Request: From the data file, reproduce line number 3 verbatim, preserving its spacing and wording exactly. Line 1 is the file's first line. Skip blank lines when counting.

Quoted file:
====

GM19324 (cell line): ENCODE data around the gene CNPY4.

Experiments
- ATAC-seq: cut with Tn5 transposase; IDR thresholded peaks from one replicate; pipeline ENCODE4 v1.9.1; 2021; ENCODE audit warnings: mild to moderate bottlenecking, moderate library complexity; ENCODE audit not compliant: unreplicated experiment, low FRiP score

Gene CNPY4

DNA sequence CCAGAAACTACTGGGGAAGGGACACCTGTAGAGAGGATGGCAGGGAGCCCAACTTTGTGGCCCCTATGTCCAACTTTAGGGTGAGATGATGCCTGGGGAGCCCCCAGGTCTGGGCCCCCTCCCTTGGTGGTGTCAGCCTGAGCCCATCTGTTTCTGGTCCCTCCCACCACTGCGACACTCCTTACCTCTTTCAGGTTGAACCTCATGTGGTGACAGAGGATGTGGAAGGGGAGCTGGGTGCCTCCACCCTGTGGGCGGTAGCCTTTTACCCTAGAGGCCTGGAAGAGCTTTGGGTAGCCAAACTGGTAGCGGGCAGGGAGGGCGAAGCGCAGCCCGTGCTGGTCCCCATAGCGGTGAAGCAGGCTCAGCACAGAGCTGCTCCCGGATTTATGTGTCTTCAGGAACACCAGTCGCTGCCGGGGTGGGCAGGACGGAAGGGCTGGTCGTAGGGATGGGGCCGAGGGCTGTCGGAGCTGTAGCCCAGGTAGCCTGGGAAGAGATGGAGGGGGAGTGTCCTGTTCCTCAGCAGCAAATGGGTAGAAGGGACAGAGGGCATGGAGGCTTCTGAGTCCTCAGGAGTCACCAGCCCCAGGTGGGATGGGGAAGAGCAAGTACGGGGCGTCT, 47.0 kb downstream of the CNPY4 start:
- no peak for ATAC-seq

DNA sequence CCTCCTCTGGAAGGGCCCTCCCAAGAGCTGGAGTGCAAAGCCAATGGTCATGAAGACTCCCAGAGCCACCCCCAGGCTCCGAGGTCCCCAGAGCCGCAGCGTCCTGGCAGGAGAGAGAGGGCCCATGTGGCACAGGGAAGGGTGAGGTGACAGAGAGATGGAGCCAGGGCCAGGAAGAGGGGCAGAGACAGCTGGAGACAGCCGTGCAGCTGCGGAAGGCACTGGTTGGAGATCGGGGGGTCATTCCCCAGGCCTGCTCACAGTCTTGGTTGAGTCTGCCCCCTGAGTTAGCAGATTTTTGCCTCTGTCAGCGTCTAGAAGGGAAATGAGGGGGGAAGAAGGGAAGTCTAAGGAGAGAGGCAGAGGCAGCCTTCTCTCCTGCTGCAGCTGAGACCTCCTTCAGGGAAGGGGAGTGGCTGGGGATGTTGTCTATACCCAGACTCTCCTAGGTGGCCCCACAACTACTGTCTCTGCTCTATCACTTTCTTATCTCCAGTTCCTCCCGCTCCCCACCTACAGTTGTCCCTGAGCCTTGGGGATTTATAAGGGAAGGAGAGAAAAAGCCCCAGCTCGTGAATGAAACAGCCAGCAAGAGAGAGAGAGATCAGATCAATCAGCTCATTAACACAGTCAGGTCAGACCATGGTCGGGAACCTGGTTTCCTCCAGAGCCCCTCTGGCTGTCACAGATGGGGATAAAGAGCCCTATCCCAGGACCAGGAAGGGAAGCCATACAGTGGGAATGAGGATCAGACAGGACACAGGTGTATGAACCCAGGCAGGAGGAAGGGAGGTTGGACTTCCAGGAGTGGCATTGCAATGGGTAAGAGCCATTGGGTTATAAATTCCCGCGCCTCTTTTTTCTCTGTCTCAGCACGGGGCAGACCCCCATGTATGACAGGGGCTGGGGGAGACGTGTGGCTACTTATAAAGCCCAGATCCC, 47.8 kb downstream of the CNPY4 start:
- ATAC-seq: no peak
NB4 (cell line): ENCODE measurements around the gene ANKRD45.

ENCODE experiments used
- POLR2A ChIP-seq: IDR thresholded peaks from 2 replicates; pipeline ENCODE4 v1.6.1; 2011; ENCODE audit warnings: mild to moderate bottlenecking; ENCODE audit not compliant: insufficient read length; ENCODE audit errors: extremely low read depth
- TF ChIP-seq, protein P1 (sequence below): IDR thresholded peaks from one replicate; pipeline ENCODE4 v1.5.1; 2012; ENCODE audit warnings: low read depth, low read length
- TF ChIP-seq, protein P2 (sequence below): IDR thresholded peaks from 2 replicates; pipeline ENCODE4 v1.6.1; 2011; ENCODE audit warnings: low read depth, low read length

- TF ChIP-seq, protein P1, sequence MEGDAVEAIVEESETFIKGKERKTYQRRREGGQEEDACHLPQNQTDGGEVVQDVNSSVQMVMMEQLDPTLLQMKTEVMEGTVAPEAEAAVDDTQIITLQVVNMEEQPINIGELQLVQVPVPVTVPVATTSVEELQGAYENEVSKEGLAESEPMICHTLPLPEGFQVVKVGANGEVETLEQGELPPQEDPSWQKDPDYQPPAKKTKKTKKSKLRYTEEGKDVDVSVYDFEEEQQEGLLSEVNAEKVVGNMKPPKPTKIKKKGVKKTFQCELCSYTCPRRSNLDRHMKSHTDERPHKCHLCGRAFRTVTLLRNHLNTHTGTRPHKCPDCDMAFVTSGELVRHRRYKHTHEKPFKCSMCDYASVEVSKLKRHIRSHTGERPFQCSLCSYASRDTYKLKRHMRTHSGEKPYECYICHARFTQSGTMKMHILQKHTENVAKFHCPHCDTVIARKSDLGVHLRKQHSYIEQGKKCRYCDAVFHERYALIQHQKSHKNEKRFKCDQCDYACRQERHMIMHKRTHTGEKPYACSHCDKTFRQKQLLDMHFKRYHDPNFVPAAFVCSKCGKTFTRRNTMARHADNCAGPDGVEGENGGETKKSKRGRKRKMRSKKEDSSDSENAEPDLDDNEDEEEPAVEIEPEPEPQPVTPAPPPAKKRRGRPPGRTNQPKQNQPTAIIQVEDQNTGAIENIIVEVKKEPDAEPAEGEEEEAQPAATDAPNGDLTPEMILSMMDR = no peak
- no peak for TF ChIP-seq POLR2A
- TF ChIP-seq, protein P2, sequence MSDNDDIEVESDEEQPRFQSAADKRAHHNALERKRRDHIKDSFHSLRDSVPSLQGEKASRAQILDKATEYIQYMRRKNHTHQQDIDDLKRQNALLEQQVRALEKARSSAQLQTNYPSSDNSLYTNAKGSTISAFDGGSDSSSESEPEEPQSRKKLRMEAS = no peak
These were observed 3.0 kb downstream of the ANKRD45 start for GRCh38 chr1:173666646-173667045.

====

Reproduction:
- ATAC-seq: cut with Tn5 transposase; IDR thresholded peaks from one replicate; pipeline ENCODE4 v1.9.1; 2021; ENCODE audit warnings: mild to moderate bottlenecking, moderate library complexity; ENCODE audit not compliant: unreplicated experiment, low FRiP score